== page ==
As I’m sure you’re aware, many people call the day after the holiday known to many as Thanksgiving “Black Friday.” It is marked by rampant amounts of consumerism, celebrating corporate and capitalist excess with panicked stampedes at the door of electronics stores and shopping malls, frenzied shoppers stepping over and on top of one another to grab their purchases off the shelves. People camp out overnight and people look forward to it all year. It’s like an orgy of consumption that drives people completely insane.
To many this obscene display of greed and scavenging for things that are unnecessary is offensive, and in response there is a global movement towards a new way to mark this day known as “Buy Nothing Day.” It started over two decades ago, and is promoted most notably by the Canadian magazine AdBusters. Buy Nothing Day is an attempt to slap the sense into the deranged masses who have spent the year imbibing the liquor of having-as-being. Buy Nothing Day proposes we opt out instead of driving our precious planet’s surface resources into oblivion with our excess, and supporting the demonic, satanic forces that have hailed wealth and privatization, growth economies, and the destructive capitalist system that has made a McSociety of our culture.
#BuyNothingDay as promoted by AdBusters
“This year’s #BuyNothingDay stands to be the most critical yet in the activist tradition’s nearly 30-year history. Why? It hardly bears repeating: the coronavirus has decimated the economy and (re-)exposed nauseatingly profound inequalities. In its wake, barely any but the biggest and most ruthless of businesses can hope to survive while the rest drop like flies.”
“Meanwhile the world’s richest keep getting richer, even as their own employees face outsize risk just to make minimum wage (and ends meet). And as the virus rages on, the devastation — to the health and wealth of millions — will only worsen for all but the most affluent.”
“It didn’t have to be like this. The virus merely served as the catalyst for the second economic drubbing in a generation — the severest in a century. Not just four years but decades of bad government and backward policymaking brought us to these depths of suffering and disparity.”
“Should the economy serve the many or the few? Do we stand for justice and the common good or injustice and mass deprivation? Is ours a government of, by, and for the people, or just the prosperous?”
“We can’t overhaul the whole system in one day.”
“But we can take a meaningful stand.”
“Corporations have never been more powerful. And amid lockdowns and self-isolation, their one-click hold on us has only grown stronger and stronger. Simply put, however, the source of their might is your wallet — close it up and their sway over you vanishes.”
“This ̶B̶l̶a̶c̶k̶ ̶F̶r̶i̶d̶a̶y̶ Buy Nothing Day, November 27th, do the least you can do — for your bank account, your mind, and the planet. Refuse to let parasitic corporations feed off your hard-earned bucks. Cut them off at the source . . . break their spell. Prevent the likes of Amazon — symbols of totalitarian, anti-human capitalism gone off the rails — from crushing the local shops we love, and becoming the only places left to buy everything from food to diapers to TVs.”
“Buy Nothing during the high-volume shopping season that extends into Xmas and the New Year . . . before the Amazonization of everything is complete.”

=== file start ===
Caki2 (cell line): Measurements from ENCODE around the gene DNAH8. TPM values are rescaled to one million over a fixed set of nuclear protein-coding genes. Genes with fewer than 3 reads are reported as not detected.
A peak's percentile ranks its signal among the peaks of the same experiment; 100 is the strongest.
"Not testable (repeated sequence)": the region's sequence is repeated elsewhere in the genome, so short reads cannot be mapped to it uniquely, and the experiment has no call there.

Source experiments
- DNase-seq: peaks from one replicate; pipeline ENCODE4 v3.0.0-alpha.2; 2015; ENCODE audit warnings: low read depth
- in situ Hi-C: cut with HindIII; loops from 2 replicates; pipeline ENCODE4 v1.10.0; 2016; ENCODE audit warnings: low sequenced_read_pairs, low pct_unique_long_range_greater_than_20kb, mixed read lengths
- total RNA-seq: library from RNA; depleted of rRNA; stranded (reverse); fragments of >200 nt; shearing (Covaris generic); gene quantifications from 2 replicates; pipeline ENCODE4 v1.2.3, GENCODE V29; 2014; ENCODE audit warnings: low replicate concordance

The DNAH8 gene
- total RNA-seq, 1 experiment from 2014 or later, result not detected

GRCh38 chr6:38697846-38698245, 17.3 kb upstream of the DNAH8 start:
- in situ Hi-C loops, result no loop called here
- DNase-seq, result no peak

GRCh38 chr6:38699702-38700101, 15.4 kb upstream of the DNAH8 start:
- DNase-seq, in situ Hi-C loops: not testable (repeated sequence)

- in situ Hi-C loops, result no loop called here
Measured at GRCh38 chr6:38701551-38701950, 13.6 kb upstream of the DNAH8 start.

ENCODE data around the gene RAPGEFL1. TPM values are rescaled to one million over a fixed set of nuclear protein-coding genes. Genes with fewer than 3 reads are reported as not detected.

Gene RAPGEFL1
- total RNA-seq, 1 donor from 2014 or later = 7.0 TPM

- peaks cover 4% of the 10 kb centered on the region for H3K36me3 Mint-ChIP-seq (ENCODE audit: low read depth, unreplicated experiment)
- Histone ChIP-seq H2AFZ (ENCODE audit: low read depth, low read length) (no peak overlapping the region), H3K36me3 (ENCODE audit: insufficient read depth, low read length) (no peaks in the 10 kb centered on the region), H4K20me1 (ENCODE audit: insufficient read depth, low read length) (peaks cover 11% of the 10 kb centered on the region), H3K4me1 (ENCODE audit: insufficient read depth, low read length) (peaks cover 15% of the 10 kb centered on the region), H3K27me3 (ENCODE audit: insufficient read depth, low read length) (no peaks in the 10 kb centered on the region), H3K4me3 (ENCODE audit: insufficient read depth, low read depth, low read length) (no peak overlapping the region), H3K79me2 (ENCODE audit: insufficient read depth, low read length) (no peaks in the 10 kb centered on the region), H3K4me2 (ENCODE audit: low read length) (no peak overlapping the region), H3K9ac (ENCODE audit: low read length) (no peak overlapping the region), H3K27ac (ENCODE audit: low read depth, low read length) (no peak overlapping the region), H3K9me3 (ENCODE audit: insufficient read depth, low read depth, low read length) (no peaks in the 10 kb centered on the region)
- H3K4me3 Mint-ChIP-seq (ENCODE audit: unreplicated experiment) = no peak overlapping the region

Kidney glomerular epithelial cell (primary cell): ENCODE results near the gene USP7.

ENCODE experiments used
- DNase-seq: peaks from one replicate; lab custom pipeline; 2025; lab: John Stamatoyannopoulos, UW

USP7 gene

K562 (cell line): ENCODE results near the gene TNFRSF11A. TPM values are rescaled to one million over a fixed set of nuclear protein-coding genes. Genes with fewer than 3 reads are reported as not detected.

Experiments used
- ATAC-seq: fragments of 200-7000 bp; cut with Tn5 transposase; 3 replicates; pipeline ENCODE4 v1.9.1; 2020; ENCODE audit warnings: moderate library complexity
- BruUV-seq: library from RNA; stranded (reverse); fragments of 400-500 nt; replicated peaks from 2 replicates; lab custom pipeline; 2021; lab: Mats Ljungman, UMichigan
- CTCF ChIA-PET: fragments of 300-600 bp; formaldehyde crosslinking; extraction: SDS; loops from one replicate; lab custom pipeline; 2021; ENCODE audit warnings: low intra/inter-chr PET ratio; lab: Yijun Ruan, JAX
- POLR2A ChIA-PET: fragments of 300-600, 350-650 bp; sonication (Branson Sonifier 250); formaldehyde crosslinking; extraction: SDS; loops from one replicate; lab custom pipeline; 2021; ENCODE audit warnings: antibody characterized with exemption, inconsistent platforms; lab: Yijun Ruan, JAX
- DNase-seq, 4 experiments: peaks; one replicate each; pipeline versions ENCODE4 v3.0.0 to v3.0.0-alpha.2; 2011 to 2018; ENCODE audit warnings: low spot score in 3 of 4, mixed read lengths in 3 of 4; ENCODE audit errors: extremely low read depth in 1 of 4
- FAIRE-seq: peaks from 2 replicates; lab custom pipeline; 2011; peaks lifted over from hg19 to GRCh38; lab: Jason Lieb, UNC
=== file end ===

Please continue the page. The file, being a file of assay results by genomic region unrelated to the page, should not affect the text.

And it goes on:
Anti-Consumerism in the Hadith
In a sense, this is the most Muslim non-Muslim holiday of the year. Our prophet (PBUH) was notably ascetic in his lifestyle choices. He did not believe in overeating, or drinking in excess. He lived a simple life. There is a famous story of his companions as well that shows the value the early ummah put on self-sacrifice around material goods. It goes as follows:
Umar ibn al-Khattab reported: The Messenger of Allah, peace and blessings be upon him, ordered us to give charity and at the time I had some wealth. I said to myself, “Today I will outdo Abu Bakr, if ever there were a day to outdo him.” I went with half of my wealth to the Prophet and he said, “What have you left for your family?” I said, “The same amount.” Then, Abu Bakr came with everything he had. The Prophet said, “O Abu Bakr, what have you left for your family?” Abu Bakr said, “Allah and his messenger.” I said, “By Allah, I will never do better than Abu Bakr.” -Sunan al-Tirmidhī 3675
There are some reports that Abu Bakr, (RA) even took the buttons off his clothes and tied his shirt with a stick. The Prophet (PBUH) told the Sahabi that all the inhabitants of Jannah dressed like Abu Bakr (RA) that day.
The Prophet (SAW) was an ascetic. He lived simply. His family also lived minimally. They followed the rule “Live simply that others may simply live.” Excessive indulgence in the dunya that we see, with closet full of shoes, dressers full of scarves, expense after expense is not the sunnah. It is even more noticeable that in the suffering we see around us as a result of COVID19, going out in an orgy of consumerism is completely disrespectful and haram.
Anti-Consumerism in the Quran
The Quran 57:20 states: Know that this worldly life is no more than play, amusement, luxury, mutual boasting, and competition in wealth and children. This is like rain that causes plants to grow, to the delight of the planters. But later the plants dry up and you see them wither, then they are reduced to chaff. And in the Hereafter there will be either severe punishment or forgiveness and pleasure of Allah, whereas the life of this world is no more than the delusion of enjoyment.
What will our Prophet (SAW) and our God think of our deeds on the Day when we stand before him with no wealth, no money, no buying power, only our deeds? Will our behavior on this day be for or against us? Will this day make us richer or poorer?
Read more on the AdBusters website and in their magazine HERE.